Following the Cypriot parliament's Tuesday evening rejection of the euro-zone bailout package for the country's ailing banks, many have begun looking to assign guilt for the debacle. And in both Nicosia and Berlin, many have identified Chancellor Angela Merkel as bearing much of the blame.
More important, however, is identifying what to do next. And even as Cyprus has turned to Russia on Wednesday in the hopes of finding billions in emergency funding, some European leaders have begun increasing the rhetorical pressure on Nicosia, clearly articulating the potential consequences of the country's move.
German Finance Minister Wolfgang Schäuble on Tuesday night told German public broadcaster ZDF that Berlin "regrets that the Cypriot parliament has rejected the program negotiated by the Euro Group and the Cypriot government." He then implied that the common currency area still holds all the levers. Two of the country's largest banks, he said, are being propped up by emergency liquidity from the European Central Bank (ECB). "Someone needs to explain this to the Cypriots," he said, ominously.
Merkel said that "of course Germany wants a solution" but added that "the current banking sector is not sustainable."
For anyone who somehow missed the message, ECB Executive Board member Jörg Asmussen spelled out the potential consequences on Wednesday in an interview with influential German weekly Die Zeit. The ECB, he said, "can only provide emergency liquidity to solvent banks." He made clear that he has doubts that Cypriot banks are solvent.
Austrian Finance Minister Maria Fekter likewise threatened an ECB funding stop. If Cyprus didn't come up with a new plan quickly, she said, then "the banks won't open on Friday because the ECB will not provide any more liquidity. That is a more horrible scenario than what is on the table now. We will certainly help the Cypriots, but only under conditions that make sense. Certainly neither the ESM nor the ECB can allow a bottomless pit."
Media reports appear to back Fekter's assessment. Citing sources within the Cypriot government, German news agency DPA reported on Wednesday morning that banks in the Mediterranean island nation might remain closed through the end of this week. Because next Monday is a bank holiday, they wouldn't reopen until next Tuesday.
Still, Fekter's "bottomless pit" warning would seem to be something of an exaggeration. The numbers involved are not huge; the plan rejected on Tuesday called for the European bailout fund, the European Stability Mechanism (ESM), to provide a €10 billion emergency loan. A further €5.8 billion was to come from a one-time levy on those who hold accounts with Cypriot banks. The modest size of the bailout is likely the reason for the apparent lack of concern with which financial markets have taken note of the Cypriot rejection. The euro is up against the dollar on Wednesday and the German stock market is also trading in the black. A Portuguese debt sale also went off without a hitch.
Anger with Germany, though, remains high. Indeed, images of Merkel wearing a Hitler moustache -- similar to posters used from Madrid to Athens -- have begun to appear in protests in Nicosia.
Merkel, of course, has become used to the insults from abroad. But now, following the Cypriot parliament's clear rejection on Tuesday evening of a bailout package designed to prop up its ailing banks, the attacks are coming from much closer to home. Germany's opposition Social Democrats, who have long begrudgingly backed Merkel's euro-crisis course, have blasted the chancellor for bungling the Cyprus bailout.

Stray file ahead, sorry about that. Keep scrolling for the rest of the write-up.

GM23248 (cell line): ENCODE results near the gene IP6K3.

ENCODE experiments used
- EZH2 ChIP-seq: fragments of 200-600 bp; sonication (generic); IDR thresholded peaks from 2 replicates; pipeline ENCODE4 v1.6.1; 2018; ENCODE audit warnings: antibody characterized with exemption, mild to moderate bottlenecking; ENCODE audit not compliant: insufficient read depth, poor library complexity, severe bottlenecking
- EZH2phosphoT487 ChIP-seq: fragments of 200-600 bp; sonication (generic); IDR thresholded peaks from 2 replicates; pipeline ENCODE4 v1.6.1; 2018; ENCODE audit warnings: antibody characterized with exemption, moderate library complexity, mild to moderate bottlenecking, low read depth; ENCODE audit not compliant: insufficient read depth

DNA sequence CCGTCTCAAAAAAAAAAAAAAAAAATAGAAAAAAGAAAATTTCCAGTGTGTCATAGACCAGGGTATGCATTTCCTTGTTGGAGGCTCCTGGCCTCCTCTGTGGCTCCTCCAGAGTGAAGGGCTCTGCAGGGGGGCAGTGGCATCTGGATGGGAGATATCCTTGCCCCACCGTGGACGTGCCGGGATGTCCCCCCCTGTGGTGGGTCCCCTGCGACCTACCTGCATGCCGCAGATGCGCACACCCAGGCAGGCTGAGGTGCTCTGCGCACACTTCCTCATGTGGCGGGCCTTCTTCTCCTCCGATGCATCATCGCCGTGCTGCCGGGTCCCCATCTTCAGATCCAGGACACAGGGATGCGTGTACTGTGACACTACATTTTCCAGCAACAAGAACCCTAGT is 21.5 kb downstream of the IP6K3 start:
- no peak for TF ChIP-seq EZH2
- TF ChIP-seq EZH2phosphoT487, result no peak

The Difficulty of Restoring Trust
"Even if Merkel would prefer to ignore it: The Cyprus disaster bears her handwriting," SPD head Sigmar Gabriel told SPIEGEL ONLINE on Tuesday evening. "Angela Merkel has made it possible that a country with fewer inhabitants than (the small German state of) Saarland has plunged the entire euro zone into chaos."
He said that she was deeply involved in the negotiations over the package, which called for holders of accounts in Cypriot banks to be charged a one-time levy to help raise money to prop up the country's financial institutions. "Merkel is partially responsible for the fact that in Cyprus, small savers are to pay the bill while bank owners are untouched," Gabriel said. "Restoring trust in Europe will be difficult."
SPD parliamentarian floor leader Frank-Walter Steinmeier joined in on Wednesday morning, although he shied away from frontal attacks on Merkel. "Yesterday evening, the euro crisis returned," he said on public television station ARD. "The chaos is complete."
The comments, no doubt, were made with an eye toward general elections this autumn. The SPD has repeatedly signalled that it would no longer simply rubber-stamp Merkel's bailout plans and had threatened to veto aid to Cyprus if certain conditions were not met. Given the significant number of euro-crisis rebels in Merkel's own ranks -- and growing frustration among the German populace -- the threat is one that the Chancellery has taken seriously.
But the initial reactions also reflected the concern that Nicosia's "no" has triggered. Casting blame is the easy part; coming up with a solution is another matter. Initial hopes that Russia might jump in to help out may not prove realistic. Steinmeier, formerly Germany's foreign minister, said "we are misleading ourselves a little bit when we assume that Cyprus is a particular favorite of Russia's."
Should Moscow refuse, the Church of Cyprus has said it would be willing to leap into the void. Cypriot Archbishop Chrysostomos II says he would put all of the church's assets at the country's disposal to help pull it out of crisis.